PARIS: French antitrust investigators have accused Google of failing to comply with national competition authority orders on how to conduct negotiations with publishers of copyright information, said two sources who have read the investigators’ report.
In the 93-page report, known as the Statement of Objections, investigators wrote that Google’s non-compliance was of an exceptionally serious nature, the sources said. The competition authority can impose fines of up to 10% of turnover on companies that it believes are breaking its rules.
A spokesperson for the competition authority declined to comment.
In response to a Reuters request for comment, Google, owned by Alphabet, Inc., said in a statement: “Our priority is to comply with the law and continue to negotiate in good faith with publishers, as in testify to the agreements we have made. produced with publishers in recent months. “
“We will now review the statement of objections and will work in close collaboration with the French competition authority,” he said.
In one of the first major deals in Europe to resolve a dispute over how internet giants should share their revenues with news publishers, Google agreed to pay a group of $ 76 million over three years. 121 French publishers, Reuters reported earlier this month.
The deal was touted as a major breakthrough by both Google and the publishers who signed it, but other excluded French publications were furious.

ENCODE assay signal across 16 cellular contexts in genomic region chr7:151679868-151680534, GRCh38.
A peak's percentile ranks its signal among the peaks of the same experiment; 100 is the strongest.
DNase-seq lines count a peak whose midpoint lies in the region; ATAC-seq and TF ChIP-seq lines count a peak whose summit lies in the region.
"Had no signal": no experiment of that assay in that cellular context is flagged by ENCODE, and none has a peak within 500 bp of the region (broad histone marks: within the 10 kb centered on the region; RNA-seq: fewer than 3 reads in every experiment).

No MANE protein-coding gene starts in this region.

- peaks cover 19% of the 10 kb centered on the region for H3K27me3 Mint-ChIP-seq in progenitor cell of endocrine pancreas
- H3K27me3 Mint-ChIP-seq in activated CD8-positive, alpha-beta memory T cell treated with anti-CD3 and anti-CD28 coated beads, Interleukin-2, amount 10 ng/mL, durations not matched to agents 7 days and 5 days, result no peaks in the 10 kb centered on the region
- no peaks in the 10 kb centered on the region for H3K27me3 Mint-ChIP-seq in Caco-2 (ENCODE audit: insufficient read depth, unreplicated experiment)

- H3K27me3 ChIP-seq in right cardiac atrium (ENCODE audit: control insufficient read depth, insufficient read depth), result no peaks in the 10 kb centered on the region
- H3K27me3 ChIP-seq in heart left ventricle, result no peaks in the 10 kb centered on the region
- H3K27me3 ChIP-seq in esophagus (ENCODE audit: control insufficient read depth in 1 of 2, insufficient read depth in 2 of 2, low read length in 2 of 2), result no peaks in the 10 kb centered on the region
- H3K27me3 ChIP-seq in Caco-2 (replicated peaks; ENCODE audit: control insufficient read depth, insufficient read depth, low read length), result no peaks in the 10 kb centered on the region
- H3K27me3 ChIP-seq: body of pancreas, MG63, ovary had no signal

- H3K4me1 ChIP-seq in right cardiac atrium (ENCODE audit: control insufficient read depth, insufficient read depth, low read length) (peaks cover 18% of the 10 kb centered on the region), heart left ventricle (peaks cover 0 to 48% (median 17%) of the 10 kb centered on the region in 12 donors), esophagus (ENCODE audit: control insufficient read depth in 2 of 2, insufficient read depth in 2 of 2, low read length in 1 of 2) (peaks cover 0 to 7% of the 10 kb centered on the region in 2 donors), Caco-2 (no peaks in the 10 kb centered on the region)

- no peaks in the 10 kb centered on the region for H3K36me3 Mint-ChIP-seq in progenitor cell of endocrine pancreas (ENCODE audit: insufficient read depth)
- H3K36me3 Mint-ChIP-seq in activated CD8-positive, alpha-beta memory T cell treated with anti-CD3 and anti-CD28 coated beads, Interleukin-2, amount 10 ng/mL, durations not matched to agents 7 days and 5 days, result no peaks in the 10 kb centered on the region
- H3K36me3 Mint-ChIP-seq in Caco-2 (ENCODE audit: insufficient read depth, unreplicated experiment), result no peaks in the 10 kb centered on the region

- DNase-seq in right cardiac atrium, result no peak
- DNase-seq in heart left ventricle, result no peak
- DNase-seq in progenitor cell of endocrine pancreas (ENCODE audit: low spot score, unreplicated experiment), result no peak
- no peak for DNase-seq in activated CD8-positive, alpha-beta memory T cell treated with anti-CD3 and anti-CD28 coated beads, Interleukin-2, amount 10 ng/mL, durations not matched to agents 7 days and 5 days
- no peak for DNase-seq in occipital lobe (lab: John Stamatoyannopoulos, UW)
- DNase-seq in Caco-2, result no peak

The French report on Google’s trading tactics comes at a time when countries around the world are pushing US internet giants like Google and Facebook to share more revenue with news publishers. The matter gained international attention this week when Facebook banned all news from its services in Australia on a bill there that would impose arbitration.
According to the two sources, French investigators claim that Google did not comply with the watchdog’s demands to enter into negotiations with the publishers within three months and provide all the data the watchdog felt it had. need.
The publishers lobby that signed the deal with Google, APIG, did not immediately respond to a request for comment. French news agency AFP and another media pressure group, SEPM – which did not sign a deal with Google – did not respond to requests for comment.
Reuters struck its own global deal with Google in January on terms that were not made public.
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